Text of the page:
Let’s imagine the following scenario: gas prices continue to rise, leading to a significant consumer purchasing shift. Gas-efficient vehicles become more popular, as would electric cars. Subsequently, even if oil prices go down, the demand for gasoline would have been permanently damaged, never to recover.
But is that really what we see at the moment? Are the individual changes we are seeing a result of price elasticity or demand destruction?
Defining it as demand destruction would depend on these changes being permanent – and the data suggests that is not the case, at least not yet. Even if inflation persists well into 2023 (as most economists think it will), no one truly believes that refined fuels products are going the way of whale oil.
Despite record gas prices, many analysts see signs of robust underlying demand overall. A similar situation was seen when ‘demand destruction’ was tossed around during the Great Recession of 2008 and 2009, only for gas consumption to recover and rise past previous levels over the following decade.
Various factors make demand destruction unlikely in the foreseeable future. These factors include demand coming out of the pandemic, the effects of inflation, and the cost of energy alternatives.
For millions, the pandemic meant two years of lockdowns, quarantines, and postponed vacations. This pent-up desire to travel has led to increased tolerance of high fuel prices. Many are willing to pay more to travel instead of losing out on another year of travel.
According to the US Travel Association’s most recent report, despite rising prices, auto travel has increased above 2019 levels.
The impact of inflation
While it is true that the price of fuel is skyrocketing, the price increase has to be understood in the context of overall inflationary pressures.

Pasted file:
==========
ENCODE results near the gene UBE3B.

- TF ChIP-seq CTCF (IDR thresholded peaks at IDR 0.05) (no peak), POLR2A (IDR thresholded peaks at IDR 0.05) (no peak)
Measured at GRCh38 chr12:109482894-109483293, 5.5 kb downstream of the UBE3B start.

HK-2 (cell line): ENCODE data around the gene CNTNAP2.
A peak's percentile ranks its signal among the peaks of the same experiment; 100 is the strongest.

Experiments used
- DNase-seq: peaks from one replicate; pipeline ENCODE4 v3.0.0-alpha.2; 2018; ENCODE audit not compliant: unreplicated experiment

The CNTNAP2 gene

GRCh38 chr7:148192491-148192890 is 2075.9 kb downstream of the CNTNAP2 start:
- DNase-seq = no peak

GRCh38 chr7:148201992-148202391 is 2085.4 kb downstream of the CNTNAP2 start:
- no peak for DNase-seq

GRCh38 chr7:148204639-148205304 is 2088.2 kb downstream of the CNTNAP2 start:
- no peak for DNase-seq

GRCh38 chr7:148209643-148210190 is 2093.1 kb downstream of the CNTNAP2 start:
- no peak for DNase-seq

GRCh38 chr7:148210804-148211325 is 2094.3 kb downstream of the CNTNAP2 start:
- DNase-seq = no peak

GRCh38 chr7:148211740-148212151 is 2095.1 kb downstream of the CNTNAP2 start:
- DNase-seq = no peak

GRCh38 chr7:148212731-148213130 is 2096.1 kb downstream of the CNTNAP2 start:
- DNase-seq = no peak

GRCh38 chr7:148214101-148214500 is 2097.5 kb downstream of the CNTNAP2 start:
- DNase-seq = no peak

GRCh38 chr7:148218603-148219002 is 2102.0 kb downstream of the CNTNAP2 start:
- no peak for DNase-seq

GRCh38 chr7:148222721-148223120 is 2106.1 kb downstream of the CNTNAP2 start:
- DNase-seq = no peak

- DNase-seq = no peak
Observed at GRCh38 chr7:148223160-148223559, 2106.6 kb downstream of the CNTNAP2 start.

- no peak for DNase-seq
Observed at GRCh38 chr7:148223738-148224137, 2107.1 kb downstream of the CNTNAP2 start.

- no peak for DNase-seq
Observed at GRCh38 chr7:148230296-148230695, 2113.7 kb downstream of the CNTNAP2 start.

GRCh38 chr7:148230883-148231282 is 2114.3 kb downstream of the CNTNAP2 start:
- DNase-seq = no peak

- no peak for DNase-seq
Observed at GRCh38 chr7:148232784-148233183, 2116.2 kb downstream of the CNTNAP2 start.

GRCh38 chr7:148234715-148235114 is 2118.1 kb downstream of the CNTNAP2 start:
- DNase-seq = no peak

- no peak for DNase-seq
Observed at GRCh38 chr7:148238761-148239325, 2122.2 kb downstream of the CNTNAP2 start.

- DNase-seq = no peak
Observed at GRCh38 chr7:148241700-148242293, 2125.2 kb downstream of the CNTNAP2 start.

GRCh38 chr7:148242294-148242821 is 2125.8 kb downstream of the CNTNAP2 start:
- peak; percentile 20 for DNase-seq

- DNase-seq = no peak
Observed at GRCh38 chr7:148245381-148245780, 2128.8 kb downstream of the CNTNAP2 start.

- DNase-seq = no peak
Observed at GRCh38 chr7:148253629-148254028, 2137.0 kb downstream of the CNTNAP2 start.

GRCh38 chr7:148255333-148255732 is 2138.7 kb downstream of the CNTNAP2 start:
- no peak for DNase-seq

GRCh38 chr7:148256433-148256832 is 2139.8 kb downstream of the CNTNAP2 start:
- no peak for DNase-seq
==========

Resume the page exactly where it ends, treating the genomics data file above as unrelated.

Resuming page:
In May 2022, energy prices rose nearly 35%, the greatest increase since 2005. Meanwhile, food costs saw the highest inflation levels in over 40 years, and housing prices rose to a level not seen in 30 years.
Clearly, high fuel prices are not the only factor affecting consumers’ increased costs of living.
The cost of alternatives
Demand destruction could only happen if there were cost-friendly alternatives to refined fuels readily available to consumers.
Specifically, demand destruction for refined fuels would only occur if a majority of consumers and commercial fleets got rid of their internal combustion engine (ICE) vehicles for electric vehicles (EVs). However, EV prices are also surging, due to supply chain issues and a critical shortage of the semiconductor chips necessary to build modern automobiles—ICE or EV. In all but rare cases, trading an older car for a newer one is an economic loss for a household. Most financial advisors believe that taking on the increased cost of a new vehicle for the purpose of spending less on gasoline is an expense that will take many years to recoup—if ever. While the cost-of-ownership curve inexorably bends towards EVs, a massive abandonment of ICE vehicles for EVs is many, many years away.
Should we be worried?
So, are we seeing the start of demand destruction in the energy sector? The simple answer is no.
While a temporary decrease in demand due to high prices is expected, this suppressed demand is highly unlikely to be permanent. Current policies and market data suggest that we aren’t anywhere close to “demand destruction” yet.
Yes, the world has changed, and so has the energy sector. The last few years have taught us accurate demand data and analysis are more critical than ever.
Learn more about how DTN Refined Fuels Demand can give you the actionable insights you need about overall market demand, and real-time data so you can act with certainty and build your company’s prosperity.